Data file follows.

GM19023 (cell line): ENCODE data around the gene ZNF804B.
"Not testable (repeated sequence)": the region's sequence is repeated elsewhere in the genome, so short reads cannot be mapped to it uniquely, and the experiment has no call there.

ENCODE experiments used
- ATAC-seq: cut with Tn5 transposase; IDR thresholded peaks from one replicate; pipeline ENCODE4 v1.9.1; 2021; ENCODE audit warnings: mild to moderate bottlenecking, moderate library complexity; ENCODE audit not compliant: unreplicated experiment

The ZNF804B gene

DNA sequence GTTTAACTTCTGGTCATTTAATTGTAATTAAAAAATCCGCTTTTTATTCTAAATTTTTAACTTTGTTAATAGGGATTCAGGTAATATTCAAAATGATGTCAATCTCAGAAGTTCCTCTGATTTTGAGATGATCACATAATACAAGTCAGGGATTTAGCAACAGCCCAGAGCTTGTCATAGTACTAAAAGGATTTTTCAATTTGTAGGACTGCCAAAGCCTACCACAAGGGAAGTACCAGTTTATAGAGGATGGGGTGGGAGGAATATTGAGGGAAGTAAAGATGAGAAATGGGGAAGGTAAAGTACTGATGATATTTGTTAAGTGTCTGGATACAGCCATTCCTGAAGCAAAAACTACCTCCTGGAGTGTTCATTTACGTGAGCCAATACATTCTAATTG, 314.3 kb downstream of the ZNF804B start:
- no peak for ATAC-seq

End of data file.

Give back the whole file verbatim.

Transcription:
GM19023 (cell line): ENCODE data around the gene ZNF804B.
"Not testable (repeated sequence)": the region's sequence is repeated elsewhere in the genome, so short reads cannot be mapped to it uniquely, and the experiment has no call there.

ENCODE experiments used
- ATAC-seq: cut with Tn5 transposase; IDR thresholded peaks from one replicate; pipeline ENCODE4 v1.9.1; 2021; ENCODE audit warnings: mild to moderate bottlenecking, moderate library complexity; ENCODE audit not compliant: unreplicated experiment

The ZNF804B gene

DNA sequence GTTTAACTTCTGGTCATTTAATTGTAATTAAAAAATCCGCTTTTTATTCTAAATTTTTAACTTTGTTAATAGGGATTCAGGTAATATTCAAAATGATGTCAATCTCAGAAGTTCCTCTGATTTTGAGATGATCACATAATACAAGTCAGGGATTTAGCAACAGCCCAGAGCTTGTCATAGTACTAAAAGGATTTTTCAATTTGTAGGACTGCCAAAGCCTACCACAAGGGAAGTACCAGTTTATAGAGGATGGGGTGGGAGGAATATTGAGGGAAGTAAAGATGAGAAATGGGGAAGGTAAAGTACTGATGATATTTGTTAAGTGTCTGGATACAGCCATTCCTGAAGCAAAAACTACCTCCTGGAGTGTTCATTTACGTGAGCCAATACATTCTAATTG, 314.3 kb downstream of the ZNF804B start:
- no peak for ATAC-seq